Ex-envoy tells impeachment inquiry Trump ousted her based on 'false claims'
Share this article:
WASHINGTON - The former U.S. ambassador to
Ukraine who Donald Trump has called "bad news" told a House of
Representatives impeachment inquiry into the president on Friday
that Trump removed her from her post based on "unfounded and
false claims," according to U.S. media reports.
Marie Yovanovitch, who was abruptly recalled from Ukraine in
May, told lawmakers in closed-door deposition that a top State
Department official had told her Trump pushed for her removal
for months even though the department believed she had done
nothing wrong, according to a copy of her opening statement
posted online by the Washington Post.
She entered the Capitol building for the deposition wearing
dark glasses and walked past a crowd of journalists without
responding to questions as she defied a White House policy of
not cooperating with the Democratic-led inquiry into the
She said private influence and personal gain have usurped
the judgment of diplomats during the Trump administration,
threatening to undermine U.S. interests and drive talented
professionals out of public service, according to the statement.
A career diplomat who also has served as U.S. ambassador to
two other countries, Yovanovitch's stint as envoy in Kiev was
cut short when she was recalled to Washington as Trump allies
leveled unsubstantiated charges of disloyalty and other
allegations against her.
The impeachment inquiry focuses on a July 25 phone call in
which Trump pressed Ukrainian President Volodymyr Zelenskiy to
investigate a domestic political rival, Democrat Joe Biden, and
Biden's son Hunter Biden.
The investigation of Trump could lead to the approval of
articles of impeachment - or formal charges - against the
president in the House. A trial on whether to remove him from
office would then be held in the U.S. Senate, where the
Republicans who control the chamber have shown little appetite
for ousting the president.
Trump's personal lawyer Rudy Giuliani told Reuters last week
he had provided information to both Trump and the U.S. State
Department about Yovanovitch, who he suggested was biased
against Trump. Giuliani accused Yovanovitch of blocking efforts
to persuade Ukraine to investigate the Bidens.
Democrats have called her removal politically motivated.
"Although I understand that I served at the pleasure of the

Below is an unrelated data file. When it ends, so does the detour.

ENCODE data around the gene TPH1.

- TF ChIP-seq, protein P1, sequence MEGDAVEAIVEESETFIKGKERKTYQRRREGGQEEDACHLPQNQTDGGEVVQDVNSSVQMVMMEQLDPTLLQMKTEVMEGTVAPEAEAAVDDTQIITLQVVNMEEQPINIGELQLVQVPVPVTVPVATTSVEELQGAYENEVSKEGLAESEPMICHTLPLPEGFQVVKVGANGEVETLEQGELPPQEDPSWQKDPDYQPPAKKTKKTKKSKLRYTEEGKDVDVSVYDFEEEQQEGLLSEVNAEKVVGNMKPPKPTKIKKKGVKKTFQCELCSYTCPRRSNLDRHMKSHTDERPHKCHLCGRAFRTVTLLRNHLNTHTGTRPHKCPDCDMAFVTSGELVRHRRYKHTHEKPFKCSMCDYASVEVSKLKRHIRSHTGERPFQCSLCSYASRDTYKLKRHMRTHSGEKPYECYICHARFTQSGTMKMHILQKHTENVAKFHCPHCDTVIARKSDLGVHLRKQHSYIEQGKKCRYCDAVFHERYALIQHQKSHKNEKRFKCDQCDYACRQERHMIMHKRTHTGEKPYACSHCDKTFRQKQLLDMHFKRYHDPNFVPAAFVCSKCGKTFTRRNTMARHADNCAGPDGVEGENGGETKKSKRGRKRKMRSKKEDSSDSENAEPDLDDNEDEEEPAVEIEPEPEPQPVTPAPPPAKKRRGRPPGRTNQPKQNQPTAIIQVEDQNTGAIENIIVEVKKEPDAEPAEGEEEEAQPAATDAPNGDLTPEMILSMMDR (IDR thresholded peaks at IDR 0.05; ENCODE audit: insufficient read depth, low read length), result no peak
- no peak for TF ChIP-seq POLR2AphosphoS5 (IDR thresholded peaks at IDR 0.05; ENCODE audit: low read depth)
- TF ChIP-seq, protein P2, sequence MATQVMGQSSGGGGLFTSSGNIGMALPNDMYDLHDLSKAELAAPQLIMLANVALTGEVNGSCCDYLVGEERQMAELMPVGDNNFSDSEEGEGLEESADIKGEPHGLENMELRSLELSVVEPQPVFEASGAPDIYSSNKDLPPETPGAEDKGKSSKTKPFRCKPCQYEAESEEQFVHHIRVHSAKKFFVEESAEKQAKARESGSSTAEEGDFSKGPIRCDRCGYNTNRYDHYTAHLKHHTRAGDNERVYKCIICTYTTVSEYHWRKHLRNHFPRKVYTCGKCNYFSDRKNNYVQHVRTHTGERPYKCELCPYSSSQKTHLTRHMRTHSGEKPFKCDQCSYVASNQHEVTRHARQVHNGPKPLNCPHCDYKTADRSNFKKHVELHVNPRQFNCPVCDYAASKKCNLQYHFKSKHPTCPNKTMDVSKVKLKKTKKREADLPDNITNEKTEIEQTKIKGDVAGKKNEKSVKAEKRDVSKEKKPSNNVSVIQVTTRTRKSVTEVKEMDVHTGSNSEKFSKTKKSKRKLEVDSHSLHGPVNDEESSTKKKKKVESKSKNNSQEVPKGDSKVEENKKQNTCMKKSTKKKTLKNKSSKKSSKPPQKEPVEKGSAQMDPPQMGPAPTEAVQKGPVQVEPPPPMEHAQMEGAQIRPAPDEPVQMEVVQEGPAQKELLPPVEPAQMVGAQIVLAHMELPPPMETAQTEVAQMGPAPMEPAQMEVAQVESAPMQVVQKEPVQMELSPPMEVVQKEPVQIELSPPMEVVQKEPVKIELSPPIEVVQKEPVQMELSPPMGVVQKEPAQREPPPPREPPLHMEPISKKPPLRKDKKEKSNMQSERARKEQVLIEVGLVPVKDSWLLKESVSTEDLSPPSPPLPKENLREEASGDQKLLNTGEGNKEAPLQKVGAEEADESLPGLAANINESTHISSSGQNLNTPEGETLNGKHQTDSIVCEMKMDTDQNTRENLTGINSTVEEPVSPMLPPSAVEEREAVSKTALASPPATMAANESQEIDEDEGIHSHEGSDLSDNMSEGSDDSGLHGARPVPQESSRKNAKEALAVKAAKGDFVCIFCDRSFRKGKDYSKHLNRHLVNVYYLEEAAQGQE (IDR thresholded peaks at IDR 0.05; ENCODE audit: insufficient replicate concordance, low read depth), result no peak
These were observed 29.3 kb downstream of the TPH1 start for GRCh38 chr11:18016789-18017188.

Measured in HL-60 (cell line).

president, I was nevertheless incredulous that the U.S.
government chose to remove an Ambassador based, as best as I can
tell, on unfounded and false claims by people with clearly
questionable motives," she said in her statement.
"Today, we see the State Department attacked and hollowed
out from within. State Department leadership, with Congress,
needs to take action now to defend this great institution, and
its thousands of loyal and effective employees," she said.
According to a White House summary, Trump in his call to
Zelenskiy described Yovanovitch saying "the woman was bad news
and the people she was dealing with in the Ukraine were bad
news." Zelenskiy agreed with Trump that she was a "bad
She said she did not know Giuliani's motives for attacking
her but that Giuliani associates "may well have believed that
their personal financial ambitions were stymied by our
anti-corruption policy in Ukraine."
ANOTHER ENVOY TO TESTIFY
Gordon Sondland, the U.S. ambassador to the European Union,
will comply with a subpoena and testify next Thursday before the
three House committees leading the impeachment inquiry, his
But Sondland is not authorised to release the documents the
committees have sought, his lawyers said, adding that he hopes
the material will be shared with the committees before his
Sondland was initially scheduled to testify before
the House committees on Tuesday, but was blocked by the Trump
administration from appearing.
Sondland, a Trump political donor who contributed $1 million
to the president's inauguration committee, exchanged text
messages about Washington's relationship with Ukraine with other
top diplomats. House Democrats received a cache of the texts as
part of their impeachment inquiry.
Sondland was a Seattle-based hotelier until Trump named him
to his position as ambassador this year.
Democrats have accused Trump of pressuring a vulnerable
foreign ally to dig up dirt on a domestic rival, Biden, for his
own political benefit. Biden, the former U.S. vice president, is
a leading Democratic contender for the right to face Trump in
the November 2020 presidential election. Trump has denied he did
anything wrong on the call.
Yovanovitch was the third key witness to appear in the
impeachment inquiry, although it was not certain she would
respond to questions following the White House's declaration on
Tuesday that the administration would not cooperate in the
On Thursday, two foreign-born Florida businessmen who had
helped Giuliani as he investigated Biden were arrested in what
prosecutors said was a scheme to illegally funnel money to a
pro-Trump election committee and other U.S. political
The pair, Ukraine-born Lev Parnas and Belarus-born Igor
Fruman, were arrested at an airport outside Washington carrying
one-way tickets to Vienna. Prosecutors said they conspired to
contribute foreign money, including at least $1 million from an
unidentified Russian businessman, to candidates for federal and
state offices to buy influence.
One of the foreign-born businessmen arrested on Thursday,
Parnas, sought the help of a U.S. congressman - identified by a
person familiar with the matter as Republican Pete Sessions - to
get Trump to remove Yovanovitch, according to the indictment.